Ayatollah Mohammad Yazdi (right) says Iran's nuclear agreement with world powers should not "change our foreign policy" of opposition to the United States
Ayatollah Mohammad Yazdi (right) says Iran's nuclear agreement with world powers should not "change our foreign policy" of opposition to the United States © - - Khamenei.ir/AFP/File
Ayatollah Mohammad Yazdi (right) says Iran's nuclear agreement with world powers should not
AFP
Last updated: September 1, 2015

US remains Iran's 'No.1 enemy', despite nuclear deal: clerical leader

The United States remains Iran's "number one enemy" despite a recent nuclear deal with world powers, the chief of Tehran's top clerical body said Tuesday, Iranian media reported.

The Assembly of Experts is among Iran's most influential institutions, comprising 86 elected clerics who appoint and can dismiss the country's supreme leader, led by ultraconservative Ayatollah Mohammad Yazdi.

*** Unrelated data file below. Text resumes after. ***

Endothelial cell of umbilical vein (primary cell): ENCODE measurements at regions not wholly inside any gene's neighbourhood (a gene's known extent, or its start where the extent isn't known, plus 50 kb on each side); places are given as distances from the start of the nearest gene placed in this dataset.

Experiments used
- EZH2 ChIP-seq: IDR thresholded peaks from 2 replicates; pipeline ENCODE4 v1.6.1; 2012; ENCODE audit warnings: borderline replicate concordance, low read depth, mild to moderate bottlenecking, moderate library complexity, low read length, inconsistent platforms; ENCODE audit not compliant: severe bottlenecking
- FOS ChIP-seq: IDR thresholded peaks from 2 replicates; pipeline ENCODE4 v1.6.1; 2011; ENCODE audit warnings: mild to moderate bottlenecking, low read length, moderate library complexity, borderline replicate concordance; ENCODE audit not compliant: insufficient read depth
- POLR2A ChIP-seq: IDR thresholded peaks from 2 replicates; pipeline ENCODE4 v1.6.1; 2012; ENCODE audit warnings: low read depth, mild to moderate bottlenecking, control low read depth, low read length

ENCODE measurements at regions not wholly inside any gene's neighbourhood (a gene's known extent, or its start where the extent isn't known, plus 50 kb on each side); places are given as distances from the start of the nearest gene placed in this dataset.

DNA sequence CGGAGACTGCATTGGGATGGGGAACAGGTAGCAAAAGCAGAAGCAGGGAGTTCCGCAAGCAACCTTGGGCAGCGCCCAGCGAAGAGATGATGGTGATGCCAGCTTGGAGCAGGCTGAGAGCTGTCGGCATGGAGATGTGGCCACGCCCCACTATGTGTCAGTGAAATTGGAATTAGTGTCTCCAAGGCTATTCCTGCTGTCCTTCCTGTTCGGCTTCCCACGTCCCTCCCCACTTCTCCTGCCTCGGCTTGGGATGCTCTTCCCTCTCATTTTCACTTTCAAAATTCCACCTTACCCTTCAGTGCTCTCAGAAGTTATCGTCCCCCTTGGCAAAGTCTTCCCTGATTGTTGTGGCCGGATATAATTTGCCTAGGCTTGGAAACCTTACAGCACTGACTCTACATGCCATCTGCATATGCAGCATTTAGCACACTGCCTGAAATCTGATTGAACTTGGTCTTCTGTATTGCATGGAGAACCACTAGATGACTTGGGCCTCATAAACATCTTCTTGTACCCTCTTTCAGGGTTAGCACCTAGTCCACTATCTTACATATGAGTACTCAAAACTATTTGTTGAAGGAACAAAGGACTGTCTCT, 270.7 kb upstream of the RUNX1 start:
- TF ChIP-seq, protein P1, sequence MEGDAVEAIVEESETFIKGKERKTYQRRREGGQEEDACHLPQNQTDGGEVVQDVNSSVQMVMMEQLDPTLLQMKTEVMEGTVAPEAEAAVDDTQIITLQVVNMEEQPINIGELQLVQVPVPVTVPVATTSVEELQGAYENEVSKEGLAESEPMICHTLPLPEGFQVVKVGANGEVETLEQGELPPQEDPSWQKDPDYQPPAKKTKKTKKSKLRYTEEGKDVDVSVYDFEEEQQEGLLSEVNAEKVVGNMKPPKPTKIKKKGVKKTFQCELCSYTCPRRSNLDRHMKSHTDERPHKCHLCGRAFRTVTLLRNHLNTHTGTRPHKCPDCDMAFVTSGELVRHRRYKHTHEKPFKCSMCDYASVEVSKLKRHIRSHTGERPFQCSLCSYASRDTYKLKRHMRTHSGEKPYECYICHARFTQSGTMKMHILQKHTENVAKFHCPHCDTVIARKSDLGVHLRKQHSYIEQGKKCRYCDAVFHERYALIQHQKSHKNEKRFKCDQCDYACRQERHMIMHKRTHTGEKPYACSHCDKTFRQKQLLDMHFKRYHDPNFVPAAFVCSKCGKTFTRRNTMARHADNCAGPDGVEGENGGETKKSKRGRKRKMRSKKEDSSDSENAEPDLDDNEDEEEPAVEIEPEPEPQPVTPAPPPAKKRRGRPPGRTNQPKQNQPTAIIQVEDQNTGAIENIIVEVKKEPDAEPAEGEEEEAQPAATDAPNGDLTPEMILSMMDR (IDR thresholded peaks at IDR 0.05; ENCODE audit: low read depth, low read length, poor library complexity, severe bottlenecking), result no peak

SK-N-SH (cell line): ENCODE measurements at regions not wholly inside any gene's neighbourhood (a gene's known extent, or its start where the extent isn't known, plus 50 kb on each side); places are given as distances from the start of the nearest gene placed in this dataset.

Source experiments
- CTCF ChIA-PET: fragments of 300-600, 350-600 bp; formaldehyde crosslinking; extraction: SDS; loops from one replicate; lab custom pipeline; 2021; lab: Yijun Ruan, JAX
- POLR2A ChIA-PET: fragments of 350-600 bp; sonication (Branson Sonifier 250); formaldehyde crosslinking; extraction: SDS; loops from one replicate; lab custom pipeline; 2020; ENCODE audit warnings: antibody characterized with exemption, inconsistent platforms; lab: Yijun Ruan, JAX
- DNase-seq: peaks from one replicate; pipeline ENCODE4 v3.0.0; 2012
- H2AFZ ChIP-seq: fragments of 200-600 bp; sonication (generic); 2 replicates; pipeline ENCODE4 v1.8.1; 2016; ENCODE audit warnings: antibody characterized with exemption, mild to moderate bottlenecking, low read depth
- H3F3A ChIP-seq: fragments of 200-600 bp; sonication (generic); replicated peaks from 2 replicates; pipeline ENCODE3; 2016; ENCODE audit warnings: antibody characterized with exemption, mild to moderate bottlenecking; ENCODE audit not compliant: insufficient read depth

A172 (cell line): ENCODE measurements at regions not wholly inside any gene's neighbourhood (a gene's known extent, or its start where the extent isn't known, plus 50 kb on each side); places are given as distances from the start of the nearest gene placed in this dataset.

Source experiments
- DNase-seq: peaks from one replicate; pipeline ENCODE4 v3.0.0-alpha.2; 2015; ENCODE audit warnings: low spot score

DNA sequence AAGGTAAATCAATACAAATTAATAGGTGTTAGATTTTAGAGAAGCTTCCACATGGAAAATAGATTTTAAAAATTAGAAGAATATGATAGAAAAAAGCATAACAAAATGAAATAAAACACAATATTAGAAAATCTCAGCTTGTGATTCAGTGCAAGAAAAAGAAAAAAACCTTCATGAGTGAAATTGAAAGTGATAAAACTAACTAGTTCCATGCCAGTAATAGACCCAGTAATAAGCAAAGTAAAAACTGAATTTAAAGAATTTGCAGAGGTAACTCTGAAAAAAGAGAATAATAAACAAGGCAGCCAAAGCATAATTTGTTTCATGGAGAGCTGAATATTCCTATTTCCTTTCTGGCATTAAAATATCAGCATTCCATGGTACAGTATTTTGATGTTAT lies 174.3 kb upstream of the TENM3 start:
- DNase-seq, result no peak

The nuclear agreement should not "change our foreign policy" of opposition to the United States, "our number one enemy, whose crimes are uncountable", Yazdi said in a speech opening the annual two-day assembly meeting.

"The US and Israel are the source of the situation in the region and (their) goal is to protect the Zionist regime in the Middle East," he was quoted as saying, blaming the two countries for the conflicts in Syria, Iraq and Yemen.

Iran's President Hassan Rouhani, who as a cleric is also a member of the Assembly of Experts, took office in 2013 and has since reached out to the West for better relations.

The nuclear agreement reached on July 14 with six world powers -- Britain, China, France, Russia, the United States and Germany -- has helped revive Iran's political stating with the European countries.

Several high-level European delegations have visited Tehran since the deal.

But despite the nuclear talks and the intricate role US Secretary of State John Kerry played in getting the deal across the line, there is currently little prospect of normalisation between Iran and the United States.

The two severed ties in 1980 after the hostage taking of US diplomats by Islamist students.

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